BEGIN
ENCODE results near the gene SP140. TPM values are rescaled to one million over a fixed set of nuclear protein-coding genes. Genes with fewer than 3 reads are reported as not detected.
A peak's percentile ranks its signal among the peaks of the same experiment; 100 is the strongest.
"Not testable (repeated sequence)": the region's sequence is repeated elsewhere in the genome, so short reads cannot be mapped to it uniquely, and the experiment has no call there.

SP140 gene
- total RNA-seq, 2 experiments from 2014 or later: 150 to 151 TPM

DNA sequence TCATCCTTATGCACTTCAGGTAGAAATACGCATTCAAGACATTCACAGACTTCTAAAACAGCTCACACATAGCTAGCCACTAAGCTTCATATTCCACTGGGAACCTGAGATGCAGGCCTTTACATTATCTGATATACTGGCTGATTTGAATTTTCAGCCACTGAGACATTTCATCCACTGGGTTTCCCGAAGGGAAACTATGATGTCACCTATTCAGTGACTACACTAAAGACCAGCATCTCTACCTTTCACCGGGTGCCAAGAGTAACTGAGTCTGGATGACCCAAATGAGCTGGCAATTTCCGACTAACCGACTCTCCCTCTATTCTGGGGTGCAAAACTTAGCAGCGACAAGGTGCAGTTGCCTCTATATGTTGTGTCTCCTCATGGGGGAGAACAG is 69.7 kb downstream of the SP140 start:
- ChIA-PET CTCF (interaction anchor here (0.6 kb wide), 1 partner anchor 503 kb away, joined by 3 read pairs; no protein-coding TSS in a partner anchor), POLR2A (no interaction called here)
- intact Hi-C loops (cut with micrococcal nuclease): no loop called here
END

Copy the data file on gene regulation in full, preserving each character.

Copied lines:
ENCODE results near the gene SP140. TPM values are rescaled to one million over a fixed set of nuclear protein-coding genes. Genes with fewer than 3 reads are reported as not detected.
A peak's percentile ranks its signal among the peaks of the same experiment; 100 is the strongest.
"Not testable (repeated sequence)": the region's sequence is repeated elsewhere in the genome, so short reads cannot be mapped to it uniquely, and the experiment has no call there.

SP140 gene
- total RNA-seq, 2 experiments from 2014 or later: 150 to 151 TPM

DNA sequence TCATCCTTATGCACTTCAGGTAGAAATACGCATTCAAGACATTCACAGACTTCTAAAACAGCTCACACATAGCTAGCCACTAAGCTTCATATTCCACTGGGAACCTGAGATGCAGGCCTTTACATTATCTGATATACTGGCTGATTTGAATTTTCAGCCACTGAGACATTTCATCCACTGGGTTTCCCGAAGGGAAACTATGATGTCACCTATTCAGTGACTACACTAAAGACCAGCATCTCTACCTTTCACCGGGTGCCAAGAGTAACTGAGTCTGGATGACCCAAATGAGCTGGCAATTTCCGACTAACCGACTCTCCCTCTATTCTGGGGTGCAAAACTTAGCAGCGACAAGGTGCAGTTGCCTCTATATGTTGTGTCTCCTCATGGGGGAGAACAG is 69.7 kb downstream of the SP140 start:
- ChIA-PET CTCF (interaction anchor here (0.6 kb wide), 1 partner anchor 503 kb away, joined by 3 read pairs; no protein-coding TSS in a partner anchor), POLR2A (no interaction called here)
- intact Hi-C loops (cut with micrococcal nuclease): no loop called here